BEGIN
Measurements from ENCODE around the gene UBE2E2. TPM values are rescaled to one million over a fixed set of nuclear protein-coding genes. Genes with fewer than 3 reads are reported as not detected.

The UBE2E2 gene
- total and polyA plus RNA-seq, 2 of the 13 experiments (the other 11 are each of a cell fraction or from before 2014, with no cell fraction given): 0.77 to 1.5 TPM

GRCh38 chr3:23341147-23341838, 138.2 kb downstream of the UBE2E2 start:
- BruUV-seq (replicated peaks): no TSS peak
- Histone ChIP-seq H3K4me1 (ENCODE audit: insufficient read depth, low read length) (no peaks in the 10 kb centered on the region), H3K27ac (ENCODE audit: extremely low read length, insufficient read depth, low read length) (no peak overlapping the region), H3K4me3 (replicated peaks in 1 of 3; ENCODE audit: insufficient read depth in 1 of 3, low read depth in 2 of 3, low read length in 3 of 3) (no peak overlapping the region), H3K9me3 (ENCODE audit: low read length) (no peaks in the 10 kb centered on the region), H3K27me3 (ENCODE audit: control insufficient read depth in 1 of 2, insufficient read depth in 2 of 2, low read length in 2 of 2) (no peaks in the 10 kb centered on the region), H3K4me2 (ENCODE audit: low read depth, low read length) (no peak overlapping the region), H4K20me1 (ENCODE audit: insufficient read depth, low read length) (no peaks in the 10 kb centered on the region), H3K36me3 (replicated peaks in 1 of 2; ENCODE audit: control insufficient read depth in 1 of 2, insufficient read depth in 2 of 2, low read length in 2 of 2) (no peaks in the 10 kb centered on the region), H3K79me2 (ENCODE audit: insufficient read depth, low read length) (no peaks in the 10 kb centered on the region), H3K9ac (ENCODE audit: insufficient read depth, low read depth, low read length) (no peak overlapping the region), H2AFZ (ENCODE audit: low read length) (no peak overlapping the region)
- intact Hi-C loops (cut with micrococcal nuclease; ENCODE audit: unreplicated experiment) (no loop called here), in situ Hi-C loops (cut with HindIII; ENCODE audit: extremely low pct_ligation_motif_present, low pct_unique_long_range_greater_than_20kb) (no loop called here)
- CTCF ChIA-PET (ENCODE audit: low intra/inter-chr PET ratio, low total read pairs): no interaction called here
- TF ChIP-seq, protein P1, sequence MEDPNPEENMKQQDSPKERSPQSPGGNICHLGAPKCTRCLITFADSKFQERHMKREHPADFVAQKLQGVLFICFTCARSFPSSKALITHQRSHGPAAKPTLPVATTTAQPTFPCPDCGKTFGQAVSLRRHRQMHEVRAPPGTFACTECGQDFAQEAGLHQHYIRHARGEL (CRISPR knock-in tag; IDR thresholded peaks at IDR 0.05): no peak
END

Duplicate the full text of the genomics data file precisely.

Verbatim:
Measurements from ENCODE around the gene UBE2E2. TPM values are rescaled to one million over a fixed set of nuclear protein-coding genes. Genes with fewer than 3 reads are reported as not detected.

The UBE2E2 gene
- total and polyA plus RNA-seq, 2 of the 13 experiments (the other 11 are each of a cell fraction or from before 2014, with no cell fraction given): 0.77 to 1.5 TPM

GRCh38 chr3:23341147-23341838, 138.2 kb downstream of the UBE2E2 start:
- BruUV-seq (replicated peaks): no TSS peak
- Histone ChIP-seq H3K4me1 (ENCODE audit: insufficient read depth, low read length) (no peaks in the 10 kb centered on the region), H3K27ac (ENCODE audit: extremely low read length, insufficient read depth, low read length) (no peak overlapping the region), H3K4me3 (replicated peaks in 1 of 3; ENCODE audit: insufficient read depth in 1 of 3, low read depth in 2 of 3, low read length in 3 of 3) (no peak overlapping the region), H3K9me3 (ENCODE audit: low read length) (no peaks in the 10 kb centered on the region), H3K27me3 (ENCODE audit: control insufficient read depth in 1 of 2, insufficient read depth in 2 of 2, low read length in 2 of 2) (no peaks in the 10 kb centered on the region), H3K4me2 (ENCODE audit: low read depth, low read length) (no peak overlapping the region), H4K20me1 (ENCODE audit: insufficient read depth, low read length) (no peaks in the 10 kb centered on the region), H3K36me3 (replicated peaks in 1 of 2; ENCODE audit: control insufficient read depth in 1 of 2, insufficient read depth in 2 of 2, low read length in 2 of 2) (no peaks in the 10 kb centered on the region), H3K79me2 (ENCODE audit: insufficient read depth, low read length) (no peaks in the 10 kb centered on the region), H3K9ac (ENCODE audit: insufficient read depth, low read depth, low read length) (no peak overlapping the region), H2AFZ (ENCODE audit: low read length) (no peak overlapping the region)
- intact Hi-C loops (cut with micrococcal nuclease; ENCODE audit: unreplicated experiment) (no loop called here), in situ Hi-C loops (cut with HindIII; ENCODE audit: extremely low pct_ligation_motif_present, low pct_unique_long_range_greater_than_20kb) (no loop called here)
- CTCF ChIA-PET (ENCODE audit: low intra/inter-chr PET ratio, low total read pairs): no interaction called here
- TF ChIP-seq, protein P1, sequence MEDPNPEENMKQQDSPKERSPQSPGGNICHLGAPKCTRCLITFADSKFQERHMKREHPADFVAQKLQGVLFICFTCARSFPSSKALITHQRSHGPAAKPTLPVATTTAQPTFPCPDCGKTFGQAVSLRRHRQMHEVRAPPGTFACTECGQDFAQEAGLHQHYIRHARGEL (CRISPR knock-in tag; IDR thresholded peaks at IDR 0.05): no peak